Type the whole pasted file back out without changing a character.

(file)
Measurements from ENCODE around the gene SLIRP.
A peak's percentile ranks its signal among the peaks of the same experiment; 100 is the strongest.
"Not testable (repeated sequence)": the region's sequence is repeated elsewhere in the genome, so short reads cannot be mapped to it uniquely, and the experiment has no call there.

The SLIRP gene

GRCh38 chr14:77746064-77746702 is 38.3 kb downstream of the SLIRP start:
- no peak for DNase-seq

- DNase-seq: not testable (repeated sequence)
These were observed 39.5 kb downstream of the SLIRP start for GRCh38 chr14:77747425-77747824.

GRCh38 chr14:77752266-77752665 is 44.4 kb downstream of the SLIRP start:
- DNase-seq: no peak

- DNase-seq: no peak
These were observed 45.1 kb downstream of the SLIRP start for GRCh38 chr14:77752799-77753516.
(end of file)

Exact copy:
Measurements from ENCODE around the gene SLIRP.
A peak's percentile ranks its signal among the peaks of the same experiment; 100 is the strongest.
"Not testable (repeated sequence)": the region's sequence is repeated elsewhere in the genome, so short reads cannot be mapped to it uniquely, and the experiment has no call there.

The SLIRP gene

GRCh38 chr14:77746064-77746702 is 38.3 kb downstream of the SLIRP start:
- no peak for DNase-seq

- DNase-seq: not testable (repeated sequence)
These were observed 39.5 kb downstream of the SLIRP start for GRCh38 chr14:77747425-77747824.

GRCh38 chr14:77752266-77752665 is 44.4 kb downstream of the SLIRP start:
- DNase-seq: no peak

- DNase-seq: no peak
These were observed 45.1 kb downstream of the SLIRP start for GRCh38 chr14:77752799-77753516.